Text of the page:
Genre(s): Drama, Humor, Romance, Webcomic
Manga-ka/Artists: Fred Gallagher (Piro) and Rodney Caston (Largo)
Number of Volumes: 5+
Licensed? Yes (Del Rey)
Piro is a pushover otaku and fan of dating sims. Largo is a volatile and video game-obsessed man who "5p34k5 l33t." And these two losers just got themselves stuck in Japan. Now, without money to buy a plane ticket back, the two men must try to gather the money while avoiding the dangers of creepy Japanese women, rentable Godzillas, some violent friends of theirs, a life-size dating sim accessory, Japanese schoolgirls, and hordes of zombies. Oh yeah, and some romance as well. Megatokyo is a comic that begins as a joke-a-day comic that plays on Japanese, American, anime, and video game cultural stereotypes. Eventually, it turns into a very serious story about the disparities between nerds' fantasies and the real life. Yes, that is a rather major shift.
For the sake of a better review, I have written two different reviews of Megatokyo. This one reviews the span of early comics in which Rodney Caston was the co-writer of Megatokyo. The other follows the time period after Piro and Largo split up, leaving all art, plot, and humor to Fred.
Megatokyo begins as a typical webcomic. Here you have your lazy and drunk gamer who speaks in l33t, your wimpy otaku, and a bunch of insane Japanese cultural points and things like anime and games to be the blunt of the jokes. However, the series works well with what it is given, and creates a quite enjoyable webcomic from it.
While the plot may seem rather cliched for a webcomic, the writers pull off gaming jokes that you expect Tycho and Gabe would have done to death really well. You can practically see the clashing ideas of Fred and Rodney as their characters go through their crazy adventures. Largo does or says something stupid, while Piro acts as his foil and makes us laugh at it. Occasionally, the roles are switched, but the jokes generally stay in predictable territory. Even though the jokes never go beyond any realms we haven't seen before, their delivery and inside perspective make this a joy for otaku and gamers. Of course, as the comic progresses, we begin to find mor original comics. Instead of following the story all of the time, we are treated to random (and often comical) looks into the lives of the writers. In addition, things like a rather amusing Penny Arcade parody sneak in there as well. Then, of course, there is "Shirt Guy Dom." Dom Nguyen is a friend of Piro and Largo who helps out with Megatokyo and occasionally...draws stick comics with a trackball when Piro can't draw something that day. While Fred, Rodney, the general readership, and even Dom himself considers these to be the most powerful image of evil in the universe, these comics are undoubtedly some of the funniest in all of Megatokyo. Dom simply writes about events in his life, but his blatant self-parody makes the horrible artwork that much more amusing.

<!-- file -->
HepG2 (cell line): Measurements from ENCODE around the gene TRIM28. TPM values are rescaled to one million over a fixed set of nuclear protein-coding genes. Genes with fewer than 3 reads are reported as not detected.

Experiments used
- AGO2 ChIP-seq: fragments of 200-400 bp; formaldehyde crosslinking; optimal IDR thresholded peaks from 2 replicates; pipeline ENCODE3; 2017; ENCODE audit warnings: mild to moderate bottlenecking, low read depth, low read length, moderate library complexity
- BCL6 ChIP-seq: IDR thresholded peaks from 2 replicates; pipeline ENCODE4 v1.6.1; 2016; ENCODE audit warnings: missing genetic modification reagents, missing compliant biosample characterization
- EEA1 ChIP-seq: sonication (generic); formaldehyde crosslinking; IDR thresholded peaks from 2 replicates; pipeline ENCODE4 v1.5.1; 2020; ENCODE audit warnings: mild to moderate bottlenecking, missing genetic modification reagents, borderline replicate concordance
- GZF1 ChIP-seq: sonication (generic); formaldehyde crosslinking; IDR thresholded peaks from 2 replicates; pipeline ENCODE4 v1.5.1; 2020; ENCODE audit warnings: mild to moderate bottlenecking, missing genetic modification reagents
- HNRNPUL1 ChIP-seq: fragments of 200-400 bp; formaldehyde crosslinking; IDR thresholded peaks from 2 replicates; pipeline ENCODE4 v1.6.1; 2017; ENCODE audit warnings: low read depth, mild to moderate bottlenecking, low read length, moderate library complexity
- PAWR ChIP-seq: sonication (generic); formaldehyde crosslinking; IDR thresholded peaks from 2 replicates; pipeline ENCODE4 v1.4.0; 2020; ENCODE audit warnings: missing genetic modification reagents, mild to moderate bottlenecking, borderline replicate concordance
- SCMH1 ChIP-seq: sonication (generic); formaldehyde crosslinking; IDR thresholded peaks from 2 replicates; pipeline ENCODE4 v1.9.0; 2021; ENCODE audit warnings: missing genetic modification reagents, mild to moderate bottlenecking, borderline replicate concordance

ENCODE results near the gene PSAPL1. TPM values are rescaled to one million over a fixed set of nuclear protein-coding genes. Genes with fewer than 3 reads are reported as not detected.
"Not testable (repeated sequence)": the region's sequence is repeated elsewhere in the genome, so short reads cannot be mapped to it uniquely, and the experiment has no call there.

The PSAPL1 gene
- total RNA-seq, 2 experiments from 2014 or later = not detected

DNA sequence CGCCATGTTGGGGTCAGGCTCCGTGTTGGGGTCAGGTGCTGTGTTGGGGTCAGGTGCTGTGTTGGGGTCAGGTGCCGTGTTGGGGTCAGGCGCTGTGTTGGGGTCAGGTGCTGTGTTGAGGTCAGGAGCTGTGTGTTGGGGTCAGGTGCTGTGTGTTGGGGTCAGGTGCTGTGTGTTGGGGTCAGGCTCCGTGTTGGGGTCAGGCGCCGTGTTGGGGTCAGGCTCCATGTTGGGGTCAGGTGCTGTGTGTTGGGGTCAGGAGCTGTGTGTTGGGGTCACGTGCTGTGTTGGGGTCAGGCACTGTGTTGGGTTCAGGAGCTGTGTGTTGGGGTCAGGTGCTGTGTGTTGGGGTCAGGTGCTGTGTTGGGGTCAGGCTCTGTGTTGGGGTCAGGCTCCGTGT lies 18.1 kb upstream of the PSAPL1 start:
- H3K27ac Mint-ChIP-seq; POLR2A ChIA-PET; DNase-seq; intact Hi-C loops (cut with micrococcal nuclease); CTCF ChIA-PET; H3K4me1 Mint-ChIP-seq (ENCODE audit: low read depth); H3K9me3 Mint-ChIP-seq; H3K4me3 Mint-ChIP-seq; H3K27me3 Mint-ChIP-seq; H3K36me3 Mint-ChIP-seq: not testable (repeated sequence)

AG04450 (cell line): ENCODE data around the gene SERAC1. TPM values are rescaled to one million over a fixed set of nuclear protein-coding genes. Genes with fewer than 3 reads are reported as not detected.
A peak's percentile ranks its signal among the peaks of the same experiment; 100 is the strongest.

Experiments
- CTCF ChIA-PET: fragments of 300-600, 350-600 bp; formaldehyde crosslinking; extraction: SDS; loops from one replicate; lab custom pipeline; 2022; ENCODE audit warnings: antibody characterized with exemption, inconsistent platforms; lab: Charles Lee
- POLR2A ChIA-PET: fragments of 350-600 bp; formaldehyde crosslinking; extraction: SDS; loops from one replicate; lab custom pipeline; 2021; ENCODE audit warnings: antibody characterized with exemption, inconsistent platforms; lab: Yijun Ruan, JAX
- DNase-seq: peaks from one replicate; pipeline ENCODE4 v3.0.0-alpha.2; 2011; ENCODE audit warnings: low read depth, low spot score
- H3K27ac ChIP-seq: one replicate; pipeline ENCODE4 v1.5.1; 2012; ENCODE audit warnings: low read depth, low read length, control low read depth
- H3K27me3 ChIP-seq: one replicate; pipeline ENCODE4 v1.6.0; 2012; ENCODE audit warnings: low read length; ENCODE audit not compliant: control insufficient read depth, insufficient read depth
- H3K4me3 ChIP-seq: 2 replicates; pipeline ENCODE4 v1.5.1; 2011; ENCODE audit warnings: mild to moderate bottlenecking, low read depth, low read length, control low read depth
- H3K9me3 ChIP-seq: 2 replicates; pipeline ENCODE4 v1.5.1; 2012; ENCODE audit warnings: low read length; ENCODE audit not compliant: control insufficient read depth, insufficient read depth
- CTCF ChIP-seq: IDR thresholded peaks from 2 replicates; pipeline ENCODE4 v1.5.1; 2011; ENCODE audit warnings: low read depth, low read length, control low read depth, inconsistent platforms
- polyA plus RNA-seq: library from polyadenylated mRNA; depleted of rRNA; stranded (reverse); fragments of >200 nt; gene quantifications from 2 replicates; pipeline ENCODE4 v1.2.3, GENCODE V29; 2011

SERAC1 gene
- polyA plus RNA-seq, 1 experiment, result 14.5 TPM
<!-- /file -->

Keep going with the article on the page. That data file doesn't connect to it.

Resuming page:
As for art, there is a single major difference in Megatokyo from most other webcomics. Fred draws his comics in pencil, traces them in pencil, and then scans them into the computer where he fixes them up. So, his final drawings end up as pencil drawings, a quite unusual approach for a comic. Nevertheless, his art has a very clear and expressive style. In addition, his experience as an architect allows for him to create very realistic-looking buildings and such. The panel layout begins with a simple yet effective 4-panel square layout, but moves to a harder-to-read, but more expressive manga one later on. Fred creates a pseudo-manga that does not look like an imitation. The influence is there, but almost never overwhelms the reader. There are some problems with his art, though. As good as he is with architecture, Gallagher still has trouble with human anatomy and facial structure. Luckily, his skills progress quickly throughout the comic.
Megatokyo is a very simple webcomic at the "Largo Era" stage. Piro's art is gaining skill, while the two work together well to make jokes that are both absurd and clever. This can make mainstream viewers laugh, while true nerds will find the workings of Piro and Largo's world to be even funnier. Megatokyo volumes 1 and 2 are a great buy for fans of webcomics, and extras like commentary on the bottoms of all of the 4-panel strips make it even more enjoyable.